African American Men and Prostate Cancer
In this article, I would like to discuss prostate cancer (PC) in African American men. In the United States, African American men have a higher incidence of prostate cancer compared to other racial and ethnic groups, such as white men. Further, African-American men are more likely to die from prostate cancer.1
Better screening options were developed over the past 20 years, but the these differences still remain. One has to wonder what is going on. Why are the numbers like this?
Possible reasons why...
There may be environmental reasons, such as dietary differences, chemical exposure, or other unknown factors that increase the chance of developing prostate cancer.1
Prostate cancer is less likely to be detected early in African American men. Studies have found that, overall, African American men are less likely to have health insurance and have less access to health care.1
Mistrust of doctors
African American men are known to distrust their doctors, are unlikely to see the same doctor every time they go to the doctor, and are less likely to be screened for prostate cancer. Which leads to . . .1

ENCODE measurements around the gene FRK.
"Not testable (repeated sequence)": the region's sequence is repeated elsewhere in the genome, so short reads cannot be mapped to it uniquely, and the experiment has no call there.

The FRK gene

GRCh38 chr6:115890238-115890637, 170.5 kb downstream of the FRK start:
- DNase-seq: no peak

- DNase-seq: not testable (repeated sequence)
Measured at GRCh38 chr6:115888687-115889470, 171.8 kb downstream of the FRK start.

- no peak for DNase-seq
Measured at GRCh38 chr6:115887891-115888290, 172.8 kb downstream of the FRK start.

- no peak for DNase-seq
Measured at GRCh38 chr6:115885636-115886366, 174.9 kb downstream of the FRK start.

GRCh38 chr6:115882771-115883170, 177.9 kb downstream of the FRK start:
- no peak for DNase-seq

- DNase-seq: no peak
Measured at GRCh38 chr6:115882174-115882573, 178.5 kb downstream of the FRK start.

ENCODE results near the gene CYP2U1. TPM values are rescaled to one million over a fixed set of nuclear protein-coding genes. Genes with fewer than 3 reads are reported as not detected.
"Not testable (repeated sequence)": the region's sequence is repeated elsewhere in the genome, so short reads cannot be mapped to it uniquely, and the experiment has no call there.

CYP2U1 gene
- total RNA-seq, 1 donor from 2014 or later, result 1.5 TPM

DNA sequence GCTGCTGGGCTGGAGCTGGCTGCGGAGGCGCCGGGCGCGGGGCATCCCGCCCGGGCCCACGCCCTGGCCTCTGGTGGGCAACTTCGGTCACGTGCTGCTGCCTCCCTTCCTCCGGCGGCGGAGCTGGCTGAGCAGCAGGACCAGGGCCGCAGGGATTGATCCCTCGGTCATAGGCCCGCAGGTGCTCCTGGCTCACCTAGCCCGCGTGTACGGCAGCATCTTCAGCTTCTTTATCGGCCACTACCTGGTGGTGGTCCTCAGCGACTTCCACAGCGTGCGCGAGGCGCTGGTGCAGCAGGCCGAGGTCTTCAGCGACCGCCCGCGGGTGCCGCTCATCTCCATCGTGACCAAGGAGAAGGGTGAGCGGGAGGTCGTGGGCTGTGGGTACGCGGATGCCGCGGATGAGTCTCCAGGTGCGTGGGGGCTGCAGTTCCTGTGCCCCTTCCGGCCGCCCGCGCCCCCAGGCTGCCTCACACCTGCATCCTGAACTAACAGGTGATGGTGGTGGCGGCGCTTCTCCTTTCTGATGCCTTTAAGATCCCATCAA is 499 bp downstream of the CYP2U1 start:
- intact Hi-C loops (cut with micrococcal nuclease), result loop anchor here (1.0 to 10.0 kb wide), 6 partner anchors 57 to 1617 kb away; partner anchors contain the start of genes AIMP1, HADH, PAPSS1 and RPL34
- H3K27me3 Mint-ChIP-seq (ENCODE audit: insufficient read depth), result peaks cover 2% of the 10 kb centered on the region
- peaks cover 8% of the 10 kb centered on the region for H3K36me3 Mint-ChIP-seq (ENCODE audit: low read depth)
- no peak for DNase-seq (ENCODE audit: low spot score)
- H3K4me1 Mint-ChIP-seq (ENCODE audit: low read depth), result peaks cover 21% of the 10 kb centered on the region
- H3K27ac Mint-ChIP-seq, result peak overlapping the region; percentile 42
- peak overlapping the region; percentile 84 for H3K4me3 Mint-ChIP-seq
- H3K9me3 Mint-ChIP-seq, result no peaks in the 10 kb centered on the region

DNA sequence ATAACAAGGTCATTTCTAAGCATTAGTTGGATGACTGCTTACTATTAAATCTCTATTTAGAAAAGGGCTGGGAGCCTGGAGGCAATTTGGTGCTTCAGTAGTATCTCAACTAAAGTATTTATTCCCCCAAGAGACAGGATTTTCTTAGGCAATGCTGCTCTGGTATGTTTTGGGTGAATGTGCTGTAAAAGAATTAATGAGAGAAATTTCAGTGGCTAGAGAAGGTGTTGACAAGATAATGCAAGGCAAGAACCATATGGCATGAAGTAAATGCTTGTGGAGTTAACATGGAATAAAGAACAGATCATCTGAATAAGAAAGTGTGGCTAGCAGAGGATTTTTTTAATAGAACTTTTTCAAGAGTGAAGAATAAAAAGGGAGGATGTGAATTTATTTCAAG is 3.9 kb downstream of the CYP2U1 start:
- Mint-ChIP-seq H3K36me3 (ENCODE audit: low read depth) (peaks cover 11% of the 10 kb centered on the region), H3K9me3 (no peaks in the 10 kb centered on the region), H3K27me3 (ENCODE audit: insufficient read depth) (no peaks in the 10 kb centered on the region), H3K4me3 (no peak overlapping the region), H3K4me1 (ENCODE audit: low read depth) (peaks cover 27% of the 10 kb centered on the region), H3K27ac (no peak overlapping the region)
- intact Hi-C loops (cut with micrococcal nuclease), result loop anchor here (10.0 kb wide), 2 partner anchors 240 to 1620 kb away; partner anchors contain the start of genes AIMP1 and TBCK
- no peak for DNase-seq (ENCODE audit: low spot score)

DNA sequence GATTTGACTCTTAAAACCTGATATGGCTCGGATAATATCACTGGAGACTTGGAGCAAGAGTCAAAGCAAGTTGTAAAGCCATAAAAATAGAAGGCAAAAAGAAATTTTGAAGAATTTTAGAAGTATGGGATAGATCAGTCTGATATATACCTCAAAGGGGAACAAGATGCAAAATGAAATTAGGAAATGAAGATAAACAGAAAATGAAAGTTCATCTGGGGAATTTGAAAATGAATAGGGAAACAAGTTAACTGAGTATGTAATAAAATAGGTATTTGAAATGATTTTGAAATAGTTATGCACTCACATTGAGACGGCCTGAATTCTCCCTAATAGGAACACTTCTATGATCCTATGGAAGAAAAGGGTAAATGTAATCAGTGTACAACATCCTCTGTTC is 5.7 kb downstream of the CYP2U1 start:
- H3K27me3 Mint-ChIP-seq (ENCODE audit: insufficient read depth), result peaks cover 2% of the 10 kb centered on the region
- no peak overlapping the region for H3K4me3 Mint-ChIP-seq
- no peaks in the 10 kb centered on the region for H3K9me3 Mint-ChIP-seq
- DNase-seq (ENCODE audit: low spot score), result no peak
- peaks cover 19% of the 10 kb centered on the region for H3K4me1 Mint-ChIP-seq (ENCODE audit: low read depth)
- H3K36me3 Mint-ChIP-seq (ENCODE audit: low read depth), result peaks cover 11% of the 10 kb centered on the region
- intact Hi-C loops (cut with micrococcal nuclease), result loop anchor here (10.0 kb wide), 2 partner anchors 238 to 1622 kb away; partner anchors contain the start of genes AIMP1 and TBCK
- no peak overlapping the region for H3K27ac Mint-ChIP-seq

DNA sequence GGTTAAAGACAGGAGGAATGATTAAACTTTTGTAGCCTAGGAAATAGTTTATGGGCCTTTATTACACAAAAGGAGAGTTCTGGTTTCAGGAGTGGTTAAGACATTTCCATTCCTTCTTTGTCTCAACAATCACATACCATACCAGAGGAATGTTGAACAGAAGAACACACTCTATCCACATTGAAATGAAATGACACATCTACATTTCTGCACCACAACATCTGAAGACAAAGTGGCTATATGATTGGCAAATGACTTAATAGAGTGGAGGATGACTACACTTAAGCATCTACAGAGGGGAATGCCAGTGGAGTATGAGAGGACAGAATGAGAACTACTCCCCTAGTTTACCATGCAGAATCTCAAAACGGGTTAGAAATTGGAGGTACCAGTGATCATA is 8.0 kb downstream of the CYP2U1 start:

African American men as patients
Underuse of care
Hospitals and other care clinics that mainly treat African Americans typically have fewer resources, serve higher proportions of uninsured patients, and offer lower a lower quality of care.1
I came across an article that argued against prostate cancer screening and treatment guidelines supported by the United State Preventative Services Task Force (USPSTF). The authors of this article ask whether African American men need separate prostate screen guidelines.
I think there are things we can go to decrease the chances of being diagnosed with PC. We need to look at our diet. We have to either stop or cut back on the fatty foods, start eating more vegetables, and start to exercise. Most importantly, take the time to find a doctor you like and actually go to the doctor, especially if you have health insurance.
Let's start there. That can get us on our way to getting healthy and staying healthy.
How familiar are you with inherited gene mutations and cancer?